Pork Won Ton

Look at my hands busying away there. Proper little chef, me. I’d been meaning to have a go at making won ton for ages but kept putting it off, thinking it would be fiddly. But it was suprisingly easy. Yes, the wrappers did tear a couple of times but that doesn’t matter really, this recipe makes loads. It is courtesy of my friend Sheo.

Ingredients
Makes about 40

A packet of won ton wrappers

450g minced pork
300g or so of Chinese greens – pak choi/bok choi is what I used.
100g chinese chives (although I just used ordinary chives, not having an Asian supermarket handy. You could also use spring onions (scallions)).
1 tablespoon finely chopped ginger
1 tablespoon rice wine (I didn’t have this so used red wine vinegar, which worked fine)
2 tablespoons sesame oil
1 tablespoon cornflour or superfine flour

The Cooking

Okay, finely chop the pak choi or whatever greens you’re using, sprinkle them with salt and set them aside for 30 minutes or so. This is to draw the water out of them.

Meanwhile, chop up the minced pork even more, you want it really well minced. Once the greens have sat with the salt for a bit, squeeze them really firmly over the sink to get all the water out. I was surprised how much there was.

Now mix together all the ingredients apart from the wrappers and put about a teaspoon-sized lump in the middle of a won ton wrapper. Wet the edges of the wrapper with your finger (that’s what I’m doing in the above photo) and then draw the edges together and make it into a little purse shape, twisting the top slightly thusly:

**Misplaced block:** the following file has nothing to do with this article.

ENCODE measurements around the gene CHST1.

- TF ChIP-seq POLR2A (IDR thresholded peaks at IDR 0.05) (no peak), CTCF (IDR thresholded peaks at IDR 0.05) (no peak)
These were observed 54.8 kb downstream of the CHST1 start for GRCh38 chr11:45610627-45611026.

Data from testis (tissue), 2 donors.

That’s it, just keep repeating this until you’ve run out of the mixture. Keep the made-up wontons covered so that they don’t dry out.

You can cook these one of two ways: you can fry and steam them or you can boil them and make wonton soup. Boiling is probably easier but I steamed and fried them to be eaten as a starter.

Heat some oil in a non-stick pan and when hot, add the wonton parcels with the twists upright. Fry them for a couple of minutes and then thow in a cupful of water and put a lid on the pan. Leave it to steam for 4-6 minutes, by which time the water will proably have been absorbed and it will be cooked. Serve straight away with some dippy sauce like soy sauce or sweet chilli sauce or whatever you fancy. Very nice.

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5 Responses to “Pork Won Ton”

  1. Pork Won Ton · Wine Database Says:

    [...] 101 Things Every Cook Should Cook wrote a fantastic post today on “Pork Won Ton”Here’s ONLY a quick extract1 tablespoon finely chopped ginger 1 tablespoon rice wine (I didn’t have this so used red wine vinegar, which worked fine)… [...]

  2. democritus90 Says:

    Yumm, that sounds great!

  3. 101things Says:

    It is great! And surprisingly easy.

  4. onestopcook Says:

    These sound really tasty!! I bet you can also make them with chicken or seafood. I am always on the lookout for great recipes and if you would like to check out some great cookware, visit onestopcook. They have some of the best cookware around!!

  5. anthropologist Says:

    Wow, great pictures!

    I will try your recipe.

    Where do you live? I just bookmarked your site . . .


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